See the Panama Canal
How to Experience and Learn About the Panama Canal
First of all, on the internet there is a fantastic website provided by the Canal Museum that has plenty of old photos and history available.
An article from 2019 describes How To Properly Visit The Panama Canal
Some old photos from a personal family album are here These are from a Canal transit in the 1930s.
Transit on a Cruise Ship
You will have a commentary on board from an employee of the Panama Canal Authority.
A cruise ship will often stop at Colon and there are a few side-trips you can do from there.
A cruise terminal on the Panama City side is not completed yet, but ships started using the site in late 2022.
Partial Transit on a Tourist Boat
Canal and Bay Tours and Panama Marine Adventures are two companies that offer a partial transit that takes you from Panama City, through the Miraflores and Pedro Miguel locks, then along the Culebra Cut to Gamboa. More information.
Gamboa Rainforest Resort
You can do boat tours on the Chagres River and out onto the Gatun Lake to see monkeys and other animals, not to mention get up close and personal with some big ships. The Resort is also affiliated with the APPC Animal Rescue center.
Linehandler on a Yacht
The original premise of this website was to describe how to transit the canal in your own yacht. Every yacht is required to have five crew for a transit so yachts are often looking for linehandlers to help out.
You can read some blogs from yachts that have made the transit, including our own experiences as linehandlers on more than 20 yachts.
Follow the Course of the Canal on the Train
The Panama Canal Railway Company offers a train service from Panama City to Colon and back, with the route closely following the Canal. The service was much reduced after the Covid pandemic, but hopefully it will eventually return to the daily trips.
Miraflores Locks Visitor Center
The primary visitor center that enables you to get close to ships passing through the Canal, with a commentary to explain what you are seeing.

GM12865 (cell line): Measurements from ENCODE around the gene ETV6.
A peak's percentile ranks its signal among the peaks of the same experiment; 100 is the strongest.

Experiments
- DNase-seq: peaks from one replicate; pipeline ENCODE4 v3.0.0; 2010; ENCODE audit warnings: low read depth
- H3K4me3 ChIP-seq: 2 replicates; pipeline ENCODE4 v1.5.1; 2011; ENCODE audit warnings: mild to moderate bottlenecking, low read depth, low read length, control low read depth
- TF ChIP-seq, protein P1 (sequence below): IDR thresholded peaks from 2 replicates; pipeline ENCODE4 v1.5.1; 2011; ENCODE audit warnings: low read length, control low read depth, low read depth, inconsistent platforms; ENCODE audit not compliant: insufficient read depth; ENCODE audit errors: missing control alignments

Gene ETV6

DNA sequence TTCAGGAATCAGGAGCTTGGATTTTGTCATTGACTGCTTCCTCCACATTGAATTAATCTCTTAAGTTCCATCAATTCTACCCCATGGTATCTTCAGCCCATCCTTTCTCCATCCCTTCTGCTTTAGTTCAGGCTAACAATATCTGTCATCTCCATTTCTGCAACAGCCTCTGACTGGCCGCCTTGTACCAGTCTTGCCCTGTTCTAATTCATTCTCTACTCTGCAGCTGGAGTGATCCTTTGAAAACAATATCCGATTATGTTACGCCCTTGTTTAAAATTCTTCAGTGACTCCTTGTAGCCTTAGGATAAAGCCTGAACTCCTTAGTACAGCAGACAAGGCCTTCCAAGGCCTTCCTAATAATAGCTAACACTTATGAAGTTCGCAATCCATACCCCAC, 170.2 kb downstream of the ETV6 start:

The museum offers extensive displays, and there is a restaurant right next to the action.
IMAX at Miraflores
In February 2018, an IMAX cinema opened next to the Miraflores Visitor Center. It is a private entity so the admission fee is separate from the entrance to the Miraflores Locks Visitor Center, but the 45 minute movie is well worth it.
Pedro Miguel Locks
There is no visitor center here, but you can park on the side of the road very close to the locks and watch the ships.
Only really a viewing platform with a few relics of earlier days, but it is the closest you will get to the big ships in the locks, and there is usually a commentary explaining what you are seeing.
Unfortunately, since the new locks opened, this viewing center is only available to VIP tours such as from a cruise ship.
Canal Expansion Observation Center
The viewing deck overlooks Agua Clara, the new expanded locks, and you can see Gatun Locks in the distance. There is an excellent short movie, a small souvenir shop and a restaurant.
The original headquarters of the ACP Administration, this building contains four magnificent murals depicting the construction of the Canal.
A little known display of memorabilia and photos from the early days of the Canal are hiding in the former Balboa High School – now the main training school for the ACP.
The Causeway was constructed as a breakwater for the Panama Canal entrance using rocks excavated from the Culebra Cut. You can walk or cycle along the three miles of track, right next to the big ships.
The road to the top was closed to vehicle traffic, but you can walk up it or take the steep track. Lots of opportunities to see wildlife such as sloths and toucans on the way.
Several trails with probable wildlife sightings, and from the top of the hill you have a great view of the Canal, including Miraflores and Pedro Miguel locks.
Balboa Yacht Club
An open-air bar right on the banks of the Canal near the Bridge of the Americas, where you can watch the ships pass by behind the moored yachts. Unfortunately the Covid pandemic closed it down, but we live in hope that it will reopen someday.